The Perfect Student Seating Arrangement?

This is a strange time of year to be writing about seating charts... I mean, it's almost the end of the school year! No one is making seating charts right now.

...or, is it that strange? This is the time of year that is perfect for reflection. Thinking about what went well and what you want to change for next year. This actually might be the perfect time as you are thinking about how you might want to set up your room for next year!

So, what are you thinking about trying for seating next year? Are you a desks in rows kind of person? Pods? Partners? Do you have a rug where kids come for math talks? Do you want to try flexible seating? No assigned seats? Randomly selected partners? Carefully chosen groups?



There are SO MANY choices and decisions to make when it comes to classroom environment and seating arrangements. I wanted to share something I tried with my middle school students. If I had a class of my own again next year, it is what I would be doing. Now, it's going to sound crazy at first, but hear me out.

I did randomly chosen seats that students sat in for 1 week and changed each Monday! (sound crazy?!)

Here was my rationale:
-I wanted students to work mostly in partners
-I wanted students to have an opportunity to work with everyone in the class
-My classes were co-taught so I had a wide range of abilities and difficulties
-I didn't want students to be with 1 partner for an extended period of time (like an entire quarter)
-I wanted to build a sense of community among all the learners

I was able to create a seating chart template in a LMS that we used called PowerSchool and then could populate the seats, randomly, with a click of a button. I haven't tried any of the other free tech tools out there that do this as well, but if you Google "random seating charts" a few come up that you could try.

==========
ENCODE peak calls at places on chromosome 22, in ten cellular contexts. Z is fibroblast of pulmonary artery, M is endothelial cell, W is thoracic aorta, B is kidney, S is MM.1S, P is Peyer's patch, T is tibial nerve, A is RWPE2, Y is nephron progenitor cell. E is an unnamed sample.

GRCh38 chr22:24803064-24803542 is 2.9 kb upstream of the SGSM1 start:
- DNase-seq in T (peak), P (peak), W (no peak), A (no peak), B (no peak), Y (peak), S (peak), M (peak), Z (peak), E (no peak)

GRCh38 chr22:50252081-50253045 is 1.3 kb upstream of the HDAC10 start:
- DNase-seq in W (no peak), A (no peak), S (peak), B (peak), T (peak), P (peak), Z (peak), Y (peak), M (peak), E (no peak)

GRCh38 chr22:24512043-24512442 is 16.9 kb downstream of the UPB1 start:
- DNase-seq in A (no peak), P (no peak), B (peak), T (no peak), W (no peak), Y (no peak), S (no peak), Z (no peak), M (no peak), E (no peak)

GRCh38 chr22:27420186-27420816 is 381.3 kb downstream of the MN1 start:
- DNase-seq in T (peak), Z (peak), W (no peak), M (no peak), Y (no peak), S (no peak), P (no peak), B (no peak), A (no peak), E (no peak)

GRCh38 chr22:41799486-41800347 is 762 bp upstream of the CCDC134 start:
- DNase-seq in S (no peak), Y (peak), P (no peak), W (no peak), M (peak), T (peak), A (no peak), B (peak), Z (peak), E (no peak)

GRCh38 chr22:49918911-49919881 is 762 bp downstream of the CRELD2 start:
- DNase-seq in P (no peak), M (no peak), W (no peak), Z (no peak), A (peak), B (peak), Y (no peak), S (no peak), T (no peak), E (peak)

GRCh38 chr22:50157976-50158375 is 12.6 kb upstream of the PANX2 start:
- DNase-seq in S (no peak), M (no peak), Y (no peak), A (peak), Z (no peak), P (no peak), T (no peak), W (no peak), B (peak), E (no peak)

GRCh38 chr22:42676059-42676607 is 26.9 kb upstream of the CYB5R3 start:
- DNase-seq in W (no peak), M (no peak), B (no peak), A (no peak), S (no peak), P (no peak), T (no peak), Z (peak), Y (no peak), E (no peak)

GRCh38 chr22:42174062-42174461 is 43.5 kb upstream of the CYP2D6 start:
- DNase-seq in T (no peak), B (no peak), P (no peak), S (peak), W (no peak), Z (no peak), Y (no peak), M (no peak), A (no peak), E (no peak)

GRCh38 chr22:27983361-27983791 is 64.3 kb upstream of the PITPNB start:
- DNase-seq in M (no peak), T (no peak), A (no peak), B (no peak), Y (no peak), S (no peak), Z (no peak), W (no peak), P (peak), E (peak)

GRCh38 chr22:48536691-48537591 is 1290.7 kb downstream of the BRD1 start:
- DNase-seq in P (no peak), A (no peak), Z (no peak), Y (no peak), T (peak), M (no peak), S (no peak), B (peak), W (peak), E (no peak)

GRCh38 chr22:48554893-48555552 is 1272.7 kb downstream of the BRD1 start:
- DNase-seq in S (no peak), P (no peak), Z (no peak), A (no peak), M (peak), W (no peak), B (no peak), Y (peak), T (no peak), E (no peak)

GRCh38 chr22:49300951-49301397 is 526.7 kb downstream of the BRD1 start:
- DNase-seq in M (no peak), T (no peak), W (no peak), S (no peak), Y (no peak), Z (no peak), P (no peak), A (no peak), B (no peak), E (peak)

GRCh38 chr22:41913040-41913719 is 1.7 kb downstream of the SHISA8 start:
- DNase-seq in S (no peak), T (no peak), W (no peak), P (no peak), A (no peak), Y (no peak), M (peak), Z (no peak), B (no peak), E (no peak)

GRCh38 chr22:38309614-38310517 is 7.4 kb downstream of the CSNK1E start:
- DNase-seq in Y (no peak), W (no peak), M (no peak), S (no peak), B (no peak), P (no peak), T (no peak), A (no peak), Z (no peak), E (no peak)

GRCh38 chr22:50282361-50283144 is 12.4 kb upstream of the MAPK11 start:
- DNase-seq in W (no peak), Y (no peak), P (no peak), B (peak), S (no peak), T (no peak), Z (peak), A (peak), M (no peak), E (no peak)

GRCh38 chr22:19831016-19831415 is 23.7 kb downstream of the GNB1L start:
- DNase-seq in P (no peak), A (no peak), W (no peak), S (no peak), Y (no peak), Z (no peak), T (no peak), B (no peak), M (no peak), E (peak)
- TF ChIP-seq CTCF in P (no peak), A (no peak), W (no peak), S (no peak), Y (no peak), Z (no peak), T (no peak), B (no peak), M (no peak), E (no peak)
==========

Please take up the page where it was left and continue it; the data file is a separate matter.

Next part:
I did this random seating chart generator each Monday and students knew how to find their new seat when they came in (I did have to teach them how to "read" a seating chart and find their location). I also had a rule that they had to have a neutral reaction to their new placement. No "YES" or "Noooooo!" or sighing or clicking their tongue, or complaining... you get the idea.

I also really challenged myself to keep it truly random. Sometimes I had my doubts that a certain pair would get along. Sometimes I was right and sometimes I was surprised! The thing was, I could handle anything for 1 week... and so could the kids. And in the end, it helped them develop empathy, patience, and they got better at working with others. In addition, they got to know all the other students in the class, because at some point, they were partners and did interesting math together.

So, if you are in the market for a way to encourage collaboration in your classroom next year, maybe give random seating a try!


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